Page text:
I crept down the stairs and into the hall. Stopping before the stained glass windows in the front door, I held out my hand to see if my fingers were shaking. No, they were steady enough. Let’s finish this tonight, I told myself. Now. Before it’s too late.

Opening the door, I stepped out into the freezing night and pulled the latch shut behind me, but it still made a noise; it always did. I ran lightly down the garden path and out of the gate, stopping to check inside my backpack. At the brow of the road I could see a swirl of dried leaves, an absent shape, like a hole in the air. I knew the creature had just passed from sight. It was in no hurry, because it was scared of nothing. I was sure I could catch up with it – that wasn’t the problem.

The problem was what would happen next.

I knew I might get injured or even die, but I also knew I had to act alone. No-one else could help me, because no-one would ever believe me in a million years. But I still didn’t know what to do.

Ahead I heard the wail of another cat, then a muffled explosion, like the thump of snow sliding from a roof. When I reached the corner, I found Mrs Hill’s mean ginger tom lying on the pavement. It had been turned inside out. Its steaming pink guts were hanging on the nearby hedge, like sausages displayed in a butcher’s shop window.

I’m dealing with something that can explode a cat, I thought.

My world had always been safe, predictable and pretty boring, but now it had been shaken upside down, and I felt that nothing would ever be truly safe again. There was no going back. There was something out there in the dark that lived to kill – and incredibly, I was the only one who could stop it.

6 comments on “First Chapter: ‘The Curse Of Snakes’”

  1. Jo W says:

    Please NO s****s.! These are the reasons I have never sought out this book of yours, Mr. F. 🙁

  2. Brooke says:

    Love this chapter’s atmosphere of dread. But writing… no. I’m comparing the writing in this chapter of COTS to the sophistication of the first chapter in “77 Clocks,”Plastic” and “Reconciliation Day.”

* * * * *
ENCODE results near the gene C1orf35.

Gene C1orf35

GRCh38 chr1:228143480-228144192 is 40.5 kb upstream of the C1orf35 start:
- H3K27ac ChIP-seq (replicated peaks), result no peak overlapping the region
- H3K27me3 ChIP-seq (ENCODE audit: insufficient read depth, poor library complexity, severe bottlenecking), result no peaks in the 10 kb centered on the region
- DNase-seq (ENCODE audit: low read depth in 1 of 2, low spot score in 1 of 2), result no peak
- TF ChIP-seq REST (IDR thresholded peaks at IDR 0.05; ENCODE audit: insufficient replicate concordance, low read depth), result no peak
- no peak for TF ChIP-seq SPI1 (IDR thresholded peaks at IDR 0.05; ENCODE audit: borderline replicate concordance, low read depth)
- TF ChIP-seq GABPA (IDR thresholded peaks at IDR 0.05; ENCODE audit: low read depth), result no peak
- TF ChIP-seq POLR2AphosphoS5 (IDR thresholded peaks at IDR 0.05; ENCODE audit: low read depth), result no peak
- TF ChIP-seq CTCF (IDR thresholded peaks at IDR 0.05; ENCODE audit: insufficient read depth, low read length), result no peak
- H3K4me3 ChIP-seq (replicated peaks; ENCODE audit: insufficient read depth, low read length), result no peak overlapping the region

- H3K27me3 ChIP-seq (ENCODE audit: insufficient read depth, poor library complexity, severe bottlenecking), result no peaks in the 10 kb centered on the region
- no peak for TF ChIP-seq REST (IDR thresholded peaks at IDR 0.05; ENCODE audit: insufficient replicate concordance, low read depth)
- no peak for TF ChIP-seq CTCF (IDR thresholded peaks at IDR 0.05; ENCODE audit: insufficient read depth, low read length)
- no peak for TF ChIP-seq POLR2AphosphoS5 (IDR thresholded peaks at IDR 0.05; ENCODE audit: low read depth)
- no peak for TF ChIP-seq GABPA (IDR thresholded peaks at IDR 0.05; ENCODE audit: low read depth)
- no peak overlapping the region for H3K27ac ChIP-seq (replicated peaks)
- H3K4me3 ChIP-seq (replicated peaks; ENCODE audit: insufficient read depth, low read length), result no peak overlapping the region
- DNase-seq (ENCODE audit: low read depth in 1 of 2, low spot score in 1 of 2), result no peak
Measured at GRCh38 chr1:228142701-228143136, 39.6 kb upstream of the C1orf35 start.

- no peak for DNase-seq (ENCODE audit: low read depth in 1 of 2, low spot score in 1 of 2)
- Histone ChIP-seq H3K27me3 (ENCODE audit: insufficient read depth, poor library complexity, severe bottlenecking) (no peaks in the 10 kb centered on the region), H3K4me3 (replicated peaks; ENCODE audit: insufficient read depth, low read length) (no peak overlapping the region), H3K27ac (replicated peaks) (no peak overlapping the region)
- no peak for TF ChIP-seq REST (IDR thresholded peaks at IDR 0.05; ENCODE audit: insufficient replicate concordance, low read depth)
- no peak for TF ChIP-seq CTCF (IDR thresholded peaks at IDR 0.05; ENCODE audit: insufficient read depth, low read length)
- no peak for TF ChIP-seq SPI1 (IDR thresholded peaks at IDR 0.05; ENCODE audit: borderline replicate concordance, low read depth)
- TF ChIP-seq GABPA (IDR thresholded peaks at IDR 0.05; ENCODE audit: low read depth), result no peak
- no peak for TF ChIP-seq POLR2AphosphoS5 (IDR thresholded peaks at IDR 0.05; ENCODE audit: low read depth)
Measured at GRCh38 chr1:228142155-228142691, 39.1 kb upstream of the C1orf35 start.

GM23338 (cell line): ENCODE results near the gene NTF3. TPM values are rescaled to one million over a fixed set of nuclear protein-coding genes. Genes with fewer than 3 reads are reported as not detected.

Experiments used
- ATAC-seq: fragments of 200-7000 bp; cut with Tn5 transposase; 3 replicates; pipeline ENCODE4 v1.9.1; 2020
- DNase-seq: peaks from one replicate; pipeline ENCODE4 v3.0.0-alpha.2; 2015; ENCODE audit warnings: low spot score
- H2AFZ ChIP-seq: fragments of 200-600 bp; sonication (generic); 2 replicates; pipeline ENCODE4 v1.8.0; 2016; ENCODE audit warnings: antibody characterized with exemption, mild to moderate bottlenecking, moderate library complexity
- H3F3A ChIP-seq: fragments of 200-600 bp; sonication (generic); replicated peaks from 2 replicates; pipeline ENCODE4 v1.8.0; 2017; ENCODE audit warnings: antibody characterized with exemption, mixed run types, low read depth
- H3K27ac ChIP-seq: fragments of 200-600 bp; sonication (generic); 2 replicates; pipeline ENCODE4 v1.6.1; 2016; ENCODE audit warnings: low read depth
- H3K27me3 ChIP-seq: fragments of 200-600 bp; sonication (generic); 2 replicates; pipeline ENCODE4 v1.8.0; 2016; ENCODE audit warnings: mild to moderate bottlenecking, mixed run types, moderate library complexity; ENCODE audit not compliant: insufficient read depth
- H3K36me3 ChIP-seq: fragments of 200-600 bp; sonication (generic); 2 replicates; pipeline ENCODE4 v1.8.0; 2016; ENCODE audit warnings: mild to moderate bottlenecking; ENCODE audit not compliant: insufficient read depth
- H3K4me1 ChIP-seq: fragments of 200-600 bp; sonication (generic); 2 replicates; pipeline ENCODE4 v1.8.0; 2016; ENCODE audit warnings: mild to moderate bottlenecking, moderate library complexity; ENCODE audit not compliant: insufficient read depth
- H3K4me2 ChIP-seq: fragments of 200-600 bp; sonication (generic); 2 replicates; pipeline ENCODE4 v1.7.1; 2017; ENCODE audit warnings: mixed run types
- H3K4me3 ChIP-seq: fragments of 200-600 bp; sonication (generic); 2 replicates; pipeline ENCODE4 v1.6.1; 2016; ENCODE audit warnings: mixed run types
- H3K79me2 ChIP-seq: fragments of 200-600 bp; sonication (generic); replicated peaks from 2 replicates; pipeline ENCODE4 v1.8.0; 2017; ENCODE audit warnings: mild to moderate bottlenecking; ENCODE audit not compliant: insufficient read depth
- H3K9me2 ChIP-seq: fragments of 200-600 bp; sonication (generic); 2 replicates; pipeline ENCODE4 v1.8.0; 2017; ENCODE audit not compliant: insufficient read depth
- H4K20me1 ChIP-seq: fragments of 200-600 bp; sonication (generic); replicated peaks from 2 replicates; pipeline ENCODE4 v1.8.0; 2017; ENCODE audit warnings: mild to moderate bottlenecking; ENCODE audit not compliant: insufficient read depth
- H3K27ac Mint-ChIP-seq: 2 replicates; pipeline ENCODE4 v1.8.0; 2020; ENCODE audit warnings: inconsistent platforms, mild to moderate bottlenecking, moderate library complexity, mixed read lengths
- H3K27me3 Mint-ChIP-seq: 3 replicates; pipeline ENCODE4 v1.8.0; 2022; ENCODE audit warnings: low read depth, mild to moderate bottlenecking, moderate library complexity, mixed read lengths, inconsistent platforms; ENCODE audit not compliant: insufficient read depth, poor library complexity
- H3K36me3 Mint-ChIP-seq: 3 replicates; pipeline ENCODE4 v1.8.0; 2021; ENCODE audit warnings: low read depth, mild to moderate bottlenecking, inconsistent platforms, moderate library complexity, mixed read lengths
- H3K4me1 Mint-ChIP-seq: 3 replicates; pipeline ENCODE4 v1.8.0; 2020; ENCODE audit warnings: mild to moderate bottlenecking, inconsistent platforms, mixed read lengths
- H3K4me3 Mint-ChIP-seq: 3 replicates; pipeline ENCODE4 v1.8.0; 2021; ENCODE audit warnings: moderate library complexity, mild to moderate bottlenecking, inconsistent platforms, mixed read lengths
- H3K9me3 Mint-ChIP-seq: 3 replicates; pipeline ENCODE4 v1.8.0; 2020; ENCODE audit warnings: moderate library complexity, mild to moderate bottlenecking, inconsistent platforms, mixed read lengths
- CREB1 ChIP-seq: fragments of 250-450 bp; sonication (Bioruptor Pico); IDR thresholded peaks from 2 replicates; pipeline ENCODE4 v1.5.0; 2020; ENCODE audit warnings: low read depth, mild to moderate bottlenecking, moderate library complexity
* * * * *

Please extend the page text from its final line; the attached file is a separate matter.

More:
Could you return to the original? But carry on.

  3. Helen Martin says:

    It’s been a while since I read Hellion and I had not remembered the writing style as quite so simplistic. Great grief, Chris, what was your publisher thinking? Kids today are no different than they were in your day – they read all sorts of things. The publisher’s defensiveness is probably based on the intrusive supervision of some parents. Sheesh! I would be quite confident in handing a teenager any of your work I’ve read – especially Roofworld for example.

  4. snowy says:

    I have to agree with the above comments, it’s a terrible edit. There are so many odd things in there, If I listed every single one I’d be here all night. It would be quicker just to re-edit the thing.



    It was quicker.*

    [EDIT]
    I thought about posting it just here, but good manners prevailed**
    [EDIT]


    * There is probably a special circle in Hell just for the sheer presumption of doing this, I’ll probably spend all eternity as a human letter ‘e’ in a giant typewriter, recording the screams of the damned on Satan’s used bog-roll.

    ** I wimped out. (I don’t want to be hunted down and dead-ed by an irate author/editor/publisher/publicist.)

  5. Helen Martin says:

    Snowy is quite right- readers on this site collectively or singly could do a better edit than what you got and it is worth doing.

  6. Denise Treadwell says:

    Can’t you re-edit it, change the names, even change the title? And then submit the manuscript to your publisher, or another under a nom de plume? I liked it as you can see!